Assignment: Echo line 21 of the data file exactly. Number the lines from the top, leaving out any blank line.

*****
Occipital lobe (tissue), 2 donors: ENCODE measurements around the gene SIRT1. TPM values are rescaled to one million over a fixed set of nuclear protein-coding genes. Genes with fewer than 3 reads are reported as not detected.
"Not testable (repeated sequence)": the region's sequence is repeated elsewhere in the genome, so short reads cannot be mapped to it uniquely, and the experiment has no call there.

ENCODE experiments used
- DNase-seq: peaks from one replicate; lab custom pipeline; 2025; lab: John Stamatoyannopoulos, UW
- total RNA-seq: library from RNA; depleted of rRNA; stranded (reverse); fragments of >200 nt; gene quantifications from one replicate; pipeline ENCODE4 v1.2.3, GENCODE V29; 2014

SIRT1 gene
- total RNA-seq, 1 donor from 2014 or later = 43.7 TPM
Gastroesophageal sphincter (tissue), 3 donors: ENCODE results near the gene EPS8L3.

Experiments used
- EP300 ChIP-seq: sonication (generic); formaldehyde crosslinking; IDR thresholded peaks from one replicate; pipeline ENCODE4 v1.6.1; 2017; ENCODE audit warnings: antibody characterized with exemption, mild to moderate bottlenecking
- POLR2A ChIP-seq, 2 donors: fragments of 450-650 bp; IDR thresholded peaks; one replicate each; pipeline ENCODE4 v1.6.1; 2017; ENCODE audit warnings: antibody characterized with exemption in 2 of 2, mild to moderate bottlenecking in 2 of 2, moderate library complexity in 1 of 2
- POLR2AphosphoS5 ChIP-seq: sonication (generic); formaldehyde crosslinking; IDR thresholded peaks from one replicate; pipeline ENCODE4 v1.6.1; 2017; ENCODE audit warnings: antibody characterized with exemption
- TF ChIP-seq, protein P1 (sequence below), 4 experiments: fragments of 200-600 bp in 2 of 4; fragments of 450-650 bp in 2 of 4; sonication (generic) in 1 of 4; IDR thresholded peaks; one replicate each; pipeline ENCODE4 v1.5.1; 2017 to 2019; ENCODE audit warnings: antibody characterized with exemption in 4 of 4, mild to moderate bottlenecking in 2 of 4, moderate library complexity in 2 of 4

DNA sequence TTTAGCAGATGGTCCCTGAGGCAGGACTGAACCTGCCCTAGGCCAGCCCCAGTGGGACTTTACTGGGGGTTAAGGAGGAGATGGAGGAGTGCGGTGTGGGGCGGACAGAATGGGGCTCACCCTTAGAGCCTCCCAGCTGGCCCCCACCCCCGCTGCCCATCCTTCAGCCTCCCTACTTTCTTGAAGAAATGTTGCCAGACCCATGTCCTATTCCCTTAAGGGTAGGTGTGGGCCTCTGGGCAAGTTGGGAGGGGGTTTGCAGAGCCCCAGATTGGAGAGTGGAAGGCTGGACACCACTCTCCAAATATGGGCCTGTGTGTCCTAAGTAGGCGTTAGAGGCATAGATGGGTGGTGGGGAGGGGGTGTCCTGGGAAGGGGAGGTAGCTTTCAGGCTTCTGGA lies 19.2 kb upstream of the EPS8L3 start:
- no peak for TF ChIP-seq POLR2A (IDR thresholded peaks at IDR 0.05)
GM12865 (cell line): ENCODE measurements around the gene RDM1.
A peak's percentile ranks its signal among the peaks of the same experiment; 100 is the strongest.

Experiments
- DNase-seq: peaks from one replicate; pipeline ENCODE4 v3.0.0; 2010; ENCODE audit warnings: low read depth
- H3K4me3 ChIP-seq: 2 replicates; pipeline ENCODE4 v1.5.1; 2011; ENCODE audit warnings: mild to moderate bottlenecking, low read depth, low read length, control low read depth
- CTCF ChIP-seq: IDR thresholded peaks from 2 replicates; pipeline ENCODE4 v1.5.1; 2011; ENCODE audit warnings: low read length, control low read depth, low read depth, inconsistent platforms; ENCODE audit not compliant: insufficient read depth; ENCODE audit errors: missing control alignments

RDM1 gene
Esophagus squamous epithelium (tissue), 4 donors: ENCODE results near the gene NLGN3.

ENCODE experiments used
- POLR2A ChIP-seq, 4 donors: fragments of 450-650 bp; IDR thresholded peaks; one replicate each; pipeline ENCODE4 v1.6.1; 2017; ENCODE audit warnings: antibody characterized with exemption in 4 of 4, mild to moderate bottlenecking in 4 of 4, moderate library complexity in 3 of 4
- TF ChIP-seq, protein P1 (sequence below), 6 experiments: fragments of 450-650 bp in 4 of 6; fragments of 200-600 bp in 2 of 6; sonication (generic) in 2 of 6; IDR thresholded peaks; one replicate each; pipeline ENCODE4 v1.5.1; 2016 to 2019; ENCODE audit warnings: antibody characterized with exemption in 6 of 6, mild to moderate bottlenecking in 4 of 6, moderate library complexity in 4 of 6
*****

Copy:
- CTCF ChIP-seq: IDR thresholded peaks from 2 replicates; pipeline ENCODE4 v1.5.1; 2011; ENCODE audit warnings: low read length, control low read depth, low read depth, inconsistent platforms; ENCODE audit not compliant: insufficient read depth; ENCODE audit errors: missing control alignments